Brussels urges Spain to form “stable government” to deal with high debt

The European Commission warns about the risk of non-compliance with EU rules after Madrid submitted a budgetary plan for 2020 “based on a no-policy-change scenario”

Pierre Moscovici, EU economic and finance commissioner.
Pierre Moscovici, EU economic and finance commissioner.OLIVIER HOSLET / EFE

The European Commission on Wednesday urged Spain to “form a stable government” that is able to come up with a budget plan that complies with EU rules.

Following months of political stalemate, the country remains under a caretaker administration and could be facing a new repeat election if no governing majority emerges soon. Spaniards went to the polls on November 10, giving an inconclusive victory to the incumbent Socialist Party (PSOE).

These four countries have not sufficiently used favorable economic times to put their public finances in order

EC Vice-President Valdis Dombrovskis

The Commission is warning Spain about the “risk of significant non-compliance with the Stability and Growth Pact” after Madrid sent in a draft budgetary plan for 2020 that is not updated with additional measures.

Pierre Moscovici, the EU commissioner for economic and financial affairs, called on Spain to pass a budget and introduce the kind of reforms required to address long-standing issues such as the structural deficit and high debt levels.

His statements were part of an annual assessment of national budgets in the euro zone known as the Autumn Fiscal Package. Moscovici noted that “Spain, Portugal and Belgium presented budgetary plans based on unchanged policies; their new governments must present updated budget projects as soon as possible.” Other countries at risk of non-compliance are France, Italy, Slovenia, Slovakia and Finland.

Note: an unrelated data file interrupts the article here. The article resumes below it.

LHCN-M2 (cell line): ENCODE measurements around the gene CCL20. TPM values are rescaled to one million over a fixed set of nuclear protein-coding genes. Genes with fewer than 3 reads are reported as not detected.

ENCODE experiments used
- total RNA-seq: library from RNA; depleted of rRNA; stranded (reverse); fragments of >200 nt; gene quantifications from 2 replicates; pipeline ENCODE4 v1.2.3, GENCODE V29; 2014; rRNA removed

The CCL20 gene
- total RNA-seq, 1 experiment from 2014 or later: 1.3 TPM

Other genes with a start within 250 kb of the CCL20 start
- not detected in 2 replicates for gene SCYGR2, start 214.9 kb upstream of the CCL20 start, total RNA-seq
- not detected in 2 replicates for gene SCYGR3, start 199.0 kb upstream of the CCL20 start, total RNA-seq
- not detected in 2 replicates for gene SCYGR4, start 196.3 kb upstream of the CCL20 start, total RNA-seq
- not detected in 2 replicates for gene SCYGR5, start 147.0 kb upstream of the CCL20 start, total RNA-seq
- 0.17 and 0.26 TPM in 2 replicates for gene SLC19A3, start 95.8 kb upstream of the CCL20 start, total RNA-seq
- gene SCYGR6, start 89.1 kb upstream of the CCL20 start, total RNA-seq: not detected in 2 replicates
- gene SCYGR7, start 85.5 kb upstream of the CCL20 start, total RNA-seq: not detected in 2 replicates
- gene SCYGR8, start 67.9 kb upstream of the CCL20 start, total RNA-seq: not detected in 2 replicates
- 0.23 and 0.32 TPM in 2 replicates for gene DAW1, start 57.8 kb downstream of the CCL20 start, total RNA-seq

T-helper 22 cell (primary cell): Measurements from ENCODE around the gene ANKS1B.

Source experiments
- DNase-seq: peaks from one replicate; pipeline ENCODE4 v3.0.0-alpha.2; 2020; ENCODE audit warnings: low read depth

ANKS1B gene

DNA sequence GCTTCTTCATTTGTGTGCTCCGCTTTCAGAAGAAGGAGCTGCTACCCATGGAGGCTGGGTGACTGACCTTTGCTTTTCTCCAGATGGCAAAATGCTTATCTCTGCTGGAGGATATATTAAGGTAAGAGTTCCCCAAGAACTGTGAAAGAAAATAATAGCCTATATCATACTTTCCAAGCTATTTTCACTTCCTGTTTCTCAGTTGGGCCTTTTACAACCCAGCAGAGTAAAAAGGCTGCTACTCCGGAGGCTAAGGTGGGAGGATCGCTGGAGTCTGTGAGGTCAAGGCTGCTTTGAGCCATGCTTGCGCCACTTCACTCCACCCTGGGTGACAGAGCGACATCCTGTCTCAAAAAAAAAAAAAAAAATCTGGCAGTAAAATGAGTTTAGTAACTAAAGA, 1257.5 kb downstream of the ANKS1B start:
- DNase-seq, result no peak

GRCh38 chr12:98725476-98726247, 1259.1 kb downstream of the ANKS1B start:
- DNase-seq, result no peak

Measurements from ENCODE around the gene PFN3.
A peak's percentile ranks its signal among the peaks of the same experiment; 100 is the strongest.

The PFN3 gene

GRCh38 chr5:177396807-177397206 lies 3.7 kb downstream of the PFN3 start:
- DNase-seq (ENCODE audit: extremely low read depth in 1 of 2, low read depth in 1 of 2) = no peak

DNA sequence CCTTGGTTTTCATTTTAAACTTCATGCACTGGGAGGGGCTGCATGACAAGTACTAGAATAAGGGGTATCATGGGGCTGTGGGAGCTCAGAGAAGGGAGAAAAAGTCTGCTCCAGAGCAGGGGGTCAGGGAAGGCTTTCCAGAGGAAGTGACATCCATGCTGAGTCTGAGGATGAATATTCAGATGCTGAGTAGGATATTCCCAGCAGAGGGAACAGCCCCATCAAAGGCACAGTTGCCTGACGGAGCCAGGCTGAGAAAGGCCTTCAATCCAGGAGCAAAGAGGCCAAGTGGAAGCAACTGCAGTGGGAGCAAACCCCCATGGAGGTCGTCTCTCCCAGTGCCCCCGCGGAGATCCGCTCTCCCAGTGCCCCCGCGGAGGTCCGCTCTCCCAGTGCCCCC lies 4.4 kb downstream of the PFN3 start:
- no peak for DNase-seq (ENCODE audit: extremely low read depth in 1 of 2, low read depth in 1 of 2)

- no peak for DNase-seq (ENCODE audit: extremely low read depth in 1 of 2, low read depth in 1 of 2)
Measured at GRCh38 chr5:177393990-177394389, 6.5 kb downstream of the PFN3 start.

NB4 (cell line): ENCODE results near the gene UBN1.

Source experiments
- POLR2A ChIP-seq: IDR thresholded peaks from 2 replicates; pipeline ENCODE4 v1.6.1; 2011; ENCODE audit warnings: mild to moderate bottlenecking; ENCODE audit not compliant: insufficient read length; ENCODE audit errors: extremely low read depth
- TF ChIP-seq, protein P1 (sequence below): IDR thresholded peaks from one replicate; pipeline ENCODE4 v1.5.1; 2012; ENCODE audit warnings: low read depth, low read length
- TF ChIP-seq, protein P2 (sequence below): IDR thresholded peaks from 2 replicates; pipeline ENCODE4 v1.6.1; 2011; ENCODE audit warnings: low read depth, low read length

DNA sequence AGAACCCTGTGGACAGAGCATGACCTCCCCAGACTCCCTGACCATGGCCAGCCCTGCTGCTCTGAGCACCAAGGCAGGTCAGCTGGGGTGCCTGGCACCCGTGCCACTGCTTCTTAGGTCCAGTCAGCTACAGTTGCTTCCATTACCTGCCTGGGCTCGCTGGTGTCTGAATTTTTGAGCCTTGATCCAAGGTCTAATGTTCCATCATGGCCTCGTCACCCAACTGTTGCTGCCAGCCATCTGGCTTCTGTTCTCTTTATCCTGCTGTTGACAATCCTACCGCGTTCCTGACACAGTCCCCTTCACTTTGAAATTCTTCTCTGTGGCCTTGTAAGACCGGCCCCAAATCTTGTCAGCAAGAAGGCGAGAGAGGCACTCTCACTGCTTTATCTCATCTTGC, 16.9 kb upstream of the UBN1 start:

Commission Vice President Valdis Dombrovskis was particularly harsh in his assessment of Belgium, France, Spain and Italy, all of whom have high debt levels but few plans to bring them down.

“Belgium, Spain and France have very high debt-to-GDP ratios, of almost 100%. Italy’s exceeds 136% of GDP. And these countries are not expected to meet the debt rule,” said Dombrovskis.

“These four countries have not sufficiently used favorable economic times to put their public finances in order. In 2020, they plan either no meaningful fiscal adjustment or even a fiscal expansion,” he added, explaining that this is a matter for concern because very high debt levels limit the capacity to respond to economic shocks and market pressures.

The Commission believes that increased public spending is the main barrier to debt reduction

The EU has also asked Spain to reduce its structural deficit – the one that does not depend on cyclical economic changes – and to use any unexpected earnings from increased tax collection or interest rate savings to reduce the pile of debt.

The Commission believes that increased public spending is the main barrier to debt reduction, but its economic chiefs would not comment on the possibility of an expansive budget in Spain if the preliminary deal between the Socialists and the anti-austerity Unidas Podemos for a governing coalition becomes a reality. But they insisted that Madrid’s draft budget plan must comply with the rules.

Brussels believes that Spain’s structural balance will deteriorate, and wants its budget to include €9.6 billion in adjustments to cover this gap. “Belgium and Spain, which submitted budgetary plans based on a no-policy-change scenario, have been invited to submit updated plans in compliance with the SGP,” said Dombrovskis.

These views are aligned with those of the International Monetary Fund (IMF), which said in a November 2018 report that growth in Spain has been driven mostly by “strong private consumption and investment demand,” while the country has failed to introduce structural reforms to offset any future downturn.

English version by Susana Urra.

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